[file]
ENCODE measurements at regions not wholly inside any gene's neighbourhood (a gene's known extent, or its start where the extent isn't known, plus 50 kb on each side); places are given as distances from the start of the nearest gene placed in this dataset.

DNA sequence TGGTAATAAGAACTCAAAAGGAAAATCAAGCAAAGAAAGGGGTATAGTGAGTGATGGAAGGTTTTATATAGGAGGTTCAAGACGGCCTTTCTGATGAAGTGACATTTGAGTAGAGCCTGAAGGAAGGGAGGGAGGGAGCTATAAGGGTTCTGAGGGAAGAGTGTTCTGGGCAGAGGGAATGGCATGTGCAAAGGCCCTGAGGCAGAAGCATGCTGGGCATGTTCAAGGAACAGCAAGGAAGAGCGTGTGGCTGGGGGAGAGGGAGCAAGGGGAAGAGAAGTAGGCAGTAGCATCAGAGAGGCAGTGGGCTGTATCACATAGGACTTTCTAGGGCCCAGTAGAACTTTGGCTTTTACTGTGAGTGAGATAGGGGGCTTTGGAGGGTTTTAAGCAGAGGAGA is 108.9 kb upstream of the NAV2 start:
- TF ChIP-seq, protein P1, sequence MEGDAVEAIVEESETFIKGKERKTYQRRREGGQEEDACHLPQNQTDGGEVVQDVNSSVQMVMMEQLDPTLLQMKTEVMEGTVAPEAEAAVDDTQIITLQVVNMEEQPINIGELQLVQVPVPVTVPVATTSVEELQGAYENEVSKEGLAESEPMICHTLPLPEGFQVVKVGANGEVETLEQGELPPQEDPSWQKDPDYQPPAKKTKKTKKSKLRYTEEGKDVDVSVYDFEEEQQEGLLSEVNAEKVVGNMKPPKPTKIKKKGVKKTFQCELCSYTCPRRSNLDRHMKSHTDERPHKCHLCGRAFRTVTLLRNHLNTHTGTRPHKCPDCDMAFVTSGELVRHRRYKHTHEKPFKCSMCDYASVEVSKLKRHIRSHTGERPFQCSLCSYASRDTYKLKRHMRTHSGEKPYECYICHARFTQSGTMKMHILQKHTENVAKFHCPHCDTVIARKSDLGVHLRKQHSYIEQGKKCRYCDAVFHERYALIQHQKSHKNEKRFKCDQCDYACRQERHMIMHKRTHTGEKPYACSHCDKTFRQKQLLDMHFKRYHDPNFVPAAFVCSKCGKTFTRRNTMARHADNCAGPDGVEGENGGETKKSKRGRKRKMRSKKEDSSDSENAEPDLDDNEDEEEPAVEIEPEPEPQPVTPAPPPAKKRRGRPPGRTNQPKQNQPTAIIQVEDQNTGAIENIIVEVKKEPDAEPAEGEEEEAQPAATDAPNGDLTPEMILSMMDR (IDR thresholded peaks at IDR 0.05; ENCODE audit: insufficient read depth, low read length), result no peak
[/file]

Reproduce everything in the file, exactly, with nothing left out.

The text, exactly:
ENCODE measurements at regions not wholly inside any gene's neighbourhood (a gene's known extent, or its start where the extent isn't known, plus 50 kb on each side); places are given as distances from the start of the nearest gene placed in this dataset.

DNA sequence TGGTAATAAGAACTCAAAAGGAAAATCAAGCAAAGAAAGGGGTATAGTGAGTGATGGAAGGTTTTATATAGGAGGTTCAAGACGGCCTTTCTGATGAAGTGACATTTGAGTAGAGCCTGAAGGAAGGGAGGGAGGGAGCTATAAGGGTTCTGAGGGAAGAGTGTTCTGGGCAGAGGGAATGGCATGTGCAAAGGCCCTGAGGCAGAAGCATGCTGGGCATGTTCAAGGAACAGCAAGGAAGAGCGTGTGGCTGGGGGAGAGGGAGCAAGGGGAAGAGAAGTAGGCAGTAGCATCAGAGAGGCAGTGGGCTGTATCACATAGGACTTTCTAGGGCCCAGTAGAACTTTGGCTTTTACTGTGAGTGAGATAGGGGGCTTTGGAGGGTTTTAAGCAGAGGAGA is 108.9 kb upstream of the NAV2 start:
- TF ChIP-seq, protein P1, sequence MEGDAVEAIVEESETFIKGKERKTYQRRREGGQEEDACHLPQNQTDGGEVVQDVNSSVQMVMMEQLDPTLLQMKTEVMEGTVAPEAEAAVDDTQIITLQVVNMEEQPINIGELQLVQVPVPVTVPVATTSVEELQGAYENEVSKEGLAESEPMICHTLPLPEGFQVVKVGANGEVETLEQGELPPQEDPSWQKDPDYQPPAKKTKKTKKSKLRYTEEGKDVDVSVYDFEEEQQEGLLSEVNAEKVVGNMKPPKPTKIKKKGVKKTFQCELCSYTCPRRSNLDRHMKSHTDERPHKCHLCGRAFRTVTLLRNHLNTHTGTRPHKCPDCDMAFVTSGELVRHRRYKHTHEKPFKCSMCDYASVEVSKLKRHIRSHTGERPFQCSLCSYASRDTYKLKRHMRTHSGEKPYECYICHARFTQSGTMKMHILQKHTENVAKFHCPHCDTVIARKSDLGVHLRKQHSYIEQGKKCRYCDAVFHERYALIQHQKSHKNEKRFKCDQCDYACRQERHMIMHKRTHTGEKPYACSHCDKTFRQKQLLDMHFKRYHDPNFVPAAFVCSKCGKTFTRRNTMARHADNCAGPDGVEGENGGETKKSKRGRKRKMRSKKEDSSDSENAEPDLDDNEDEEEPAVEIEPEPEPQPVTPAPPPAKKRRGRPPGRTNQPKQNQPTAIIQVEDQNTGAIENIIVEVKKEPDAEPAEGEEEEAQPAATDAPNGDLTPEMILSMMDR (IDR thresholded peaks at IDR 0.05; ENCODE audit: insufficient read depth, low read length), result no peak